Again, Trump has never held a private ceremony for a women’s sports team — though a few women’s teams did attend a mass celebration at the White House for numerous men’s and women’s collegiate teams in nonrevenue sports, and some female Olympians attended at an event last year celebrating Team USA athletes that competed in Pyeongchang.
These used-to-be-a-mere-formality ceremonies to honor championship athletes tend to provoke petty, narcisstic reactions from Trump. Last year, Trump uninvited the Super Bowl Champion Philadelphia Eagles the day before their ceremony, after it was reported that most players weren’t going to be in attendance. Two years ago, he infamously withdrew his invitation to the NBA champion Golden State Warriors because their star point guard, Steph Curry, said publicly that he wasn’t likely to accept the invitation.
Going to the White House is considered a great honor for a championship team.Stephen Curry is hesitating,therefore invitation is withdrawn!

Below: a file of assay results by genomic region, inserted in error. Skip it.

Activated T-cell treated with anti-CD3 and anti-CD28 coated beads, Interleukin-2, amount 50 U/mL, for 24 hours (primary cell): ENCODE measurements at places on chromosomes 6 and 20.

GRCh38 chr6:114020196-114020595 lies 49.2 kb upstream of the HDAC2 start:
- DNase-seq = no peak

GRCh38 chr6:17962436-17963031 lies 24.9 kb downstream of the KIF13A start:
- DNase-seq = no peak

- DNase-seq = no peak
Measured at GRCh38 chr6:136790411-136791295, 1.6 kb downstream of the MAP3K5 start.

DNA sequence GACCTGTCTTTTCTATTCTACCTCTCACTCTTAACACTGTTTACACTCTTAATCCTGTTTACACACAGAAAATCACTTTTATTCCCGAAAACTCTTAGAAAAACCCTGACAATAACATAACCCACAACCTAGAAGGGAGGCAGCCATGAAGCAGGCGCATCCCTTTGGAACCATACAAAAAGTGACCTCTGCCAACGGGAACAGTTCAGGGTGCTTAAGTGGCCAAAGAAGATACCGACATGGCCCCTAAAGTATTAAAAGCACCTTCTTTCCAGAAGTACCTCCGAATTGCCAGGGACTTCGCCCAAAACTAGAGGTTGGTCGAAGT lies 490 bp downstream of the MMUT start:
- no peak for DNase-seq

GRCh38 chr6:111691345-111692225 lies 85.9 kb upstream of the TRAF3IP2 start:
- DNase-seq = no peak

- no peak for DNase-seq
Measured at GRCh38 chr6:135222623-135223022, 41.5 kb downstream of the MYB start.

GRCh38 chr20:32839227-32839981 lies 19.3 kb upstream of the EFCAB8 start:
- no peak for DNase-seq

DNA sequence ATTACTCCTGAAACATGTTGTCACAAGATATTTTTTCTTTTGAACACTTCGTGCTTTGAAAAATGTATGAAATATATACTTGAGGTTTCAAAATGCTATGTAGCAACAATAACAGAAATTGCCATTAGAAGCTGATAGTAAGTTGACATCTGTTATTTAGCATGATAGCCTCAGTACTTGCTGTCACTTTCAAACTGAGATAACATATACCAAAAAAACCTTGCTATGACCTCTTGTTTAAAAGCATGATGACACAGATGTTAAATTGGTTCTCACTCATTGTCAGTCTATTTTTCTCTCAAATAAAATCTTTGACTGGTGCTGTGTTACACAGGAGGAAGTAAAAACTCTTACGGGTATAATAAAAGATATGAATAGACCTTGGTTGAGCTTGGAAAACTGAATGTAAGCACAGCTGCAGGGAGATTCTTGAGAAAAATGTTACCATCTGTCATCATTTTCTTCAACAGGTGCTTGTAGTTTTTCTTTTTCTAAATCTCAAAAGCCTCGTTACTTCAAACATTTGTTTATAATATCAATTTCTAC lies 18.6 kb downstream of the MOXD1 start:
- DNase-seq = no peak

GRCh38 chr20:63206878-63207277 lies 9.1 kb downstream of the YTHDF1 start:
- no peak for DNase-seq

— Donald J. Trump (@realDonaldTrump) September 23, 2017
When it comes to women’s sports teams, there hasn’t been as much public drama — mainly because Trump’s fear of rejection rules out the possibility.
In 2017, the White House didn’t extend an invitation to the South Carolina Gamecocks until September — five months after their victory. Even then, they were only invited as part of an event honoring multiple championship teams. Head coach Dawn Staley declined the invitation, in part, she implied, because she felt disrespected by the delay. The past two WNBA champions, the Minnesota Lynx in 2017 and the Seattle Storm in 2018, were not even given the courtesy of an invitation, nor was the Notre Dame women’s basketball team, which won the NCAA title in 2018.